Delve into the history and origins of the Christian festival of Easter and you come up with a few surprises. For instance, Easter eggs do not owe their origins to Christianity and originally the festival of Easter itself and the giving of Easter gifts had nothing to do with Christianity either. A closer look at the history of both Easter and the Easter Egg reveals a much earlier association with pagan ritual and in particular, the pagan rites of spring, dating back into pre history.
As well as adopting the pagan festival of Eostre, the Egg, representing fertility and re-birth in pagan times, was also adopted as part of the Christian Easter festival and it came to represent the 'resurrection' or re-birth of Christ after the crucifixion, Some Christians believe it is a symbol of the the stone blocking the Sepulchre being 'rolled' away.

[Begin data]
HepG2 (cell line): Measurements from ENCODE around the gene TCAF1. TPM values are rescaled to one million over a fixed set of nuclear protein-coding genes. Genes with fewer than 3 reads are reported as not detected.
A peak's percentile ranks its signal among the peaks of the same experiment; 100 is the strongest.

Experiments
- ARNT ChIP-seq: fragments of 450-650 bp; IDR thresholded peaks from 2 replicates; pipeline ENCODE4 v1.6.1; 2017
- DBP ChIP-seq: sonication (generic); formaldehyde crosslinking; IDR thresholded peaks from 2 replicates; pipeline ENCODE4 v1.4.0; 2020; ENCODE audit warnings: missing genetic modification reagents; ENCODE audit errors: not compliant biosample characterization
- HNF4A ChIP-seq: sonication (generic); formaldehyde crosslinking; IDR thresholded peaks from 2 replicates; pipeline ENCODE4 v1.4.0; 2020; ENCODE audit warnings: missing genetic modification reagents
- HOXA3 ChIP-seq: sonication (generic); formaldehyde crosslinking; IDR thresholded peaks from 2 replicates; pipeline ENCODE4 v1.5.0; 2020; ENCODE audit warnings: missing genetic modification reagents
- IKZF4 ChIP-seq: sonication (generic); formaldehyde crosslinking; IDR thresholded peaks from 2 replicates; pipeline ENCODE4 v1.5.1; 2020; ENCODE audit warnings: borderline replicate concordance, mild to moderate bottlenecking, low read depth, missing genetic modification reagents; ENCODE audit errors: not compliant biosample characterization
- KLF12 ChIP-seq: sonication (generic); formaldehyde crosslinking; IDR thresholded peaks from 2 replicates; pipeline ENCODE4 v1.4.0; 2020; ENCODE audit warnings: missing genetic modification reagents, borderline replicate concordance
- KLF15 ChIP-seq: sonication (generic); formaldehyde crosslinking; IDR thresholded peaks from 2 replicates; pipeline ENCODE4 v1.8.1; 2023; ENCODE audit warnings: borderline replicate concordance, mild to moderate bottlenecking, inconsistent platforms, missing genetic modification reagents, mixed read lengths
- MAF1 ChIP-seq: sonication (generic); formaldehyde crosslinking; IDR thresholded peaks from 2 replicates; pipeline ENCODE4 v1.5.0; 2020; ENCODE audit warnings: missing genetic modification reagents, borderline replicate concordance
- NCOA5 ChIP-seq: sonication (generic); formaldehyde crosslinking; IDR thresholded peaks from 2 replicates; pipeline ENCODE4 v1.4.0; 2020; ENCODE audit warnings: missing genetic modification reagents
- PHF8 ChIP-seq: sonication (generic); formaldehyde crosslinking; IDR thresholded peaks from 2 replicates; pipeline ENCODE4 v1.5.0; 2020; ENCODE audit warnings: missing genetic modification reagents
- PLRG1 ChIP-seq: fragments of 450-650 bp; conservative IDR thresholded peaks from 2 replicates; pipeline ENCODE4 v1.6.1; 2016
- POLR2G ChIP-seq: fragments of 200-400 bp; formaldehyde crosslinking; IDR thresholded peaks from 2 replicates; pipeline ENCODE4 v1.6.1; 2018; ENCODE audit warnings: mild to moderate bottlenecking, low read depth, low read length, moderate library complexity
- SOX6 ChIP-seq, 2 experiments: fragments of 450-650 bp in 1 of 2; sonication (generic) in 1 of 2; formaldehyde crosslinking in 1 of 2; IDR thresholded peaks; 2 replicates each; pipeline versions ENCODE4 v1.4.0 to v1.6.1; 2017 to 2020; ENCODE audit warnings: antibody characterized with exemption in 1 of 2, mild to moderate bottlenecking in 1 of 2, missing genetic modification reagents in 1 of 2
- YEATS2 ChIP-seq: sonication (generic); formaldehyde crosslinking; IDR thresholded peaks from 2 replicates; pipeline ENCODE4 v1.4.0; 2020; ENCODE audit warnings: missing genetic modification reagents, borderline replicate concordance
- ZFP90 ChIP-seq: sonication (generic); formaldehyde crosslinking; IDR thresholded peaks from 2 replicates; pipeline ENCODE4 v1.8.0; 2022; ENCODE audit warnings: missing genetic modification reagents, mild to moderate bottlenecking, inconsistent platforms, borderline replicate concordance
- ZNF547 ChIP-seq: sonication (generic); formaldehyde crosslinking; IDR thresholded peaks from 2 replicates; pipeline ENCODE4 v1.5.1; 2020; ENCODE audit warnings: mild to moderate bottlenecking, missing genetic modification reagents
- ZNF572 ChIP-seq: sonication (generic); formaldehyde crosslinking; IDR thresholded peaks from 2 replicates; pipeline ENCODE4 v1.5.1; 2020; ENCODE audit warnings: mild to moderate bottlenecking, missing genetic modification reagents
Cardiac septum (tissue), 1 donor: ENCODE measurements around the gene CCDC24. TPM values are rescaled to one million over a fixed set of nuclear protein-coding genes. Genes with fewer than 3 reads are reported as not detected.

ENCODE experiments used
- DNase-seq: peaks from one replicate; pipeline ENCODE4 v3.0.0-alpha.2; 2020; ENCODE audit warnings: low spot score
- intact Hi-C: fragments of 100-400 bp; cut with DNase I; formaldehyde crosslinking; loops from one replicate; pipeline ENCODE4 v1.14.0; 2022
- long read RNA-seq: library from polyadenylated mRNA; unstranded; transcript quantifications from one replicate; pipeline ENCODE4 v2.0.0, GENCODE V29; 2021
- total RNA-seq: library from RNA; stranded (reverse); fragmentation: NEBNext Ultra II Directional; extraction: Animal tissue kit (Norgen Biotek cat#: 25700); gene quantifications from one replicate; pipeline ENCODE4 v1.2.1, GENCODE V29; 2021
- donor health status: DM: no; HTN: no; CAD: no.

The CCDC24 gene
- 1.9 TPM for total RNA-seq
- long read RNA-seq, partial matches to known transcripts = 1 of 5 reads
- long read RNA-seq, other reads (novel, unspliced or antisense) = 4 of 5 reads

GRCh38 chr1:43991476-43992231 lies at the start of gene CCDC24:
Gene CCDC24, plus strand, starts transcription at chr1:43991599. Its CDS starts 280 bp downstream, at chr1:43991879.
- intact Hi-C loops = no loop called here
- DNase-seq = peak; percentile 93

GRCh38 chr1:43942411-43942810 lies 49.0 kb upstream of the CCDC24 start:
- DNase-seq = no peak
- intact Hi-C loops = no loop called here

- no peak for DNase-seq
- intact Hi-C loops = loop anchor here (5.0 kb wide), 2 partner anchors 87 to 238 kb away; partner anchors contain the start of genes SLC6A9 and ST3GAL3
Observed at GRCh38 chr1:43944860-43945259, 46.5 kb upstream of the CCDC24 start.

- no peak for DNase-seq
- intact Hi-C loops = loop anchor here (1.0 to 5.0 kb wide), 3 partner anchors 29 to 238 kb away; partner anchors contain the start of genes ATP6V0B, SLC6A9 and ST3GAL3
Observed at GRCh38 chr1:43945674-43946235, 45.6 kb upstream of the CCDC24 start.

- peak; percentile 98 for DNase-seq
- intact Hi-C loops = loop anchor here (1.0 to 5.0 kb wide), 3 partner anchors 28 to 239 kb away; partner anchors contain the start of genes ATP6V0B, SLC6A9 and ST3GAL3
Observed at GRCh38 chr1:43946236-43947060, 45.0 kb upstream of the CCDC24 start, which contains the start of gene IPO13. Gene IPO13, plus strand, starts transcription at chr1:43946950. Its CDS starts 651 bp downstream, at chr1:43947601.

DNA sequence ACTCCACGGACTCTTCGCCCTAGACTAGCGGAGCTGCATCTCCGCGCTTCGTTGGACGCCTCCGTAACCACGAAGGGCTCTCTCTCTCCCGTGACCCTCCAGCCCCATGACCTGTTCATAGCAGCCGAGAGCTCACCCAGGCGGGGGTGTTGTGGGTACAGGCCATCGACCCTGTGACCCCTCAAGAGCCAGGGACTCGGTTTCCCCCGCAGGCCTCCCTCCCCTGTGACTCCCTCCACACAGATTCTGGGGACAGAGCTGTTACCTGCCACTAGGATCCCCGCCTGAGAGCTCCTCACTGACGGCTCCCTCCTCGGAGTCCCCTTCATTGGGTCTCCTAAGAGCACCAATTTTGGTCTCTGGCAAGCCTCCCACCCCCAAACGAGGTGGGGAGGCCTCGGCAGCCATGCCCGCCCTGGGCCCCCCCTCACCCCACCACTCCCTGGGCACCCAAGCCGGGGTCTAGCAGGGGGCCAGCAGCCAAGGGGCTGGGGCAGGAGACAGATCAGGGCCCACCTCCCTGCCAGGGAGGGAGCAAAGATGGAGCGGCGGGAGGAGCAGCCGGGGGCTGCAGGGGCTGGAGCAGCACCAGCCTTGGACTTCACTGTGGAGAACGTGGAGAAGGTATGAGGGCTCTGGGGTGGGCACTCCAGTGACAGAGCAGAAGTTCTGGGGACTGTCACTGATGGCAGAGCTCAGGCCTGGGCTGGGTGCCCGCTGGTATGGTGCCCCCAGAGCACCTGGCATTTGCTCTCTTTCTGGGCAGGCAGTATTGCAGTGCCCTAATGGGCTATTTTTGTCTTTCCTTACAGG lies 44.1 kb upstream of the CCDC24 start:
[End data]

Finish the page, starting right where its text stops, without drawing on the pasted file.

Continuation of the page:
In the UK and Europe, the earliest Easter eggs were painted and decorated hen, duck or goose eggs, a practice still carried on in many parts of the world today. As time went by, artificial eggs were made and by the end of the 17th century, manufactured eggs made of various materials were available for purchase at Easter, for giving as Easter gifts and presents.
It was at about this time (early 1800's) that the first chocolate Easter eggs appeared in Germany and France and soon spread to the rest of Europe and beyond. The first chocolate eggs were solid and they were soon followed by hollow eggs. Making hollow eggs at that time was no mean feat, because the easily worked chocolate we use today didn't exist then, they had to use a crude paste made from ground roasted Cacao beans.